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Anti-mainland sentiments

This Hong Kong soccer match is set to be first major test for China’s new ‘respect the national anthem’ law

International friendly against Laos on Thursday takes place at Mong Kok Stadium, the scene of booing in the past

PUBLISHED : Wednesday, 04 October, 2017, 1:49pm
UPDATED : Wednesday, 04 October, 2017, 10:49pm

China’s newly passed national anthem law will be put to the test in Hong Kong as the city takes on Laos in an international friendly at Mong Kok Stadium on Thursday.

Hong Kong are preparing for next Tuesday’s crucial 2019 Asian Cup qualifier against Malaysia – but more attention will be focused on the fans’ behaviour than the action on the pitch.

In recent years, a section of the team’s fans have regularly booed China’s national anthem before games in protest.

Last month China passed a law declaring disrespect for the anthem illegal.

The National People’s Congress stated “attendees at events where the anthem is played are required to stand up straight and remain solemn for the song under the law”.

As China bans national anthem ‘disrespect’, how will Hong Kong football fans react in match just before key Communist Party meeting?

While offenders in mainland China are liable to 15 days in police detention, Hong Kong citizens will not be affected immediately as the law has yet to be incorporated into local legislation.

The match against Laos is the first international soccer game in Hong Kong in which national anthems will be played beforehand since the law was adopted by the mainland.

Last month some Hong Kong fans vowed to defy the law.

But the Hong Kong Football Association said it was treating the match as “business as usual”, according to its chairman Brian Leung Hung-tak.

“We won’t put up any extra security measures for the match nor make any public appeal to the fans, it’s just one of those international matches between Hong Kong and another country and we welcome the fans to support Hong Kong,” he said.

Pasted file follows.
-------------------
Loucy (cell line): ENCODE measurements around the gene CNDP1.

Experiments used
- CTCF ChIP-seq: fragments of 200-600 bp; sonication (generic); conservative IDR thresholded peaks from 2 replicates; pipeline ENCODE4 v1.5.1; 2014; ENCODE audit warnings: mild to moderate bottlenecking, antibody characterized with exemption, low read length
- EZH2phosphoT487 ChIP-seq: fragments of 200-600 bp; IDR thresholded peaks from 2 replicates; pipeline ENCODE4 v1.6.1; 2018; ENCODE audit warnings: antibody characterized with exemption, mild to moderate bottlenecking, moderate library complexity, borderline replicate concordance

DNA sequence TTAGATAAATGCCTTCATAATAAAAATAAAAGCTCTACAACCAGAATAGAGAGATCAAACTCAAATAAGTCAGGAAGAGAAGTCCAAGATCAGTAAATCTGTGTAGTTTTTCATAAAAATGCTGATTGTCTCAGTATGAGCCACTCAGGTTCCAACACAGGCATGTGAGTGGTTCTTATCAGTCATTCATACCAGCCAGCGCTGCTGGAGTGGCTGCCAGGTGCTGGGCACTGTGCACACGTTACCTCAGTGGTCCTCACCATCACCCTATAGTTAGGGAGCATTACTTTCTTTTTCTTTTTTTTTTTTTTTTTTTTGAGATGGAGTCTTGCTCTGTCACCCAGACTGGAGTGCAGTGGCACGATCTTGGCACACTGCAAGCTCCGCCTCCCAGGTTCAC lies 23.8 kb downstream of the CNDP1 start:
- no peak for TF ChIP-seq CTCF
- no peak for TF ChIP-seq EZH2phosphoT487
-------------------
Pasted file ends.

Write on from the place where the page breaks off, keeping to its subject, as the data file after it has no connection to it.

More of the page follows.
“The booing of the national anthem by the fans has been less seen and it’s certainly not a big concern as our focus is on the performance of the Hong Kong team.”

HKFA chief executive Mark Sutcliffe did not divulge details of their security plans, only saying “we will be taking all of the usual precautions”.

The Power of Hong Kong, a key supporters’ group, said it would put the interest of the Hong Kong team first.

“We come to the match to support the Hong Kong team and not boo the national anthem,” said the group’s spokesman.

“We don’t care about the new law as it’s not our business.”

The recent trend of booing the anthem began two years ago in the wake of the Occupy protests and the Hong Kong Football Association was fined twice by Fifa for the fans’ behaviour.

Meanwhile, coach Kim Pan-gon says he will try to give all his players some minutes against Laos as he tries both to prepare for the Asian Cup qualifier and build for the future.

“It is difficult to achieve two aims but this is my responsibility as the national team coach,” he said. “The young players need international exposure to grow but result is also important. We’ll see and hopefully the situation can allow us to do this.”

Homegrown talents such as Wong Wai, Lo Kong-wai, James Ha, Tsui Wang-kit, Tan Chun-lok and Wu Chun-ming are in line to take over the baton, but Kim will rely on his naturalised players to get results in the near future.

Newly selected Jorge Tarres, Daniel Cancela and Fernando Recio, all of whom obtained Hong Kong passports on Tuesday, are set to get their first international caps against Laos.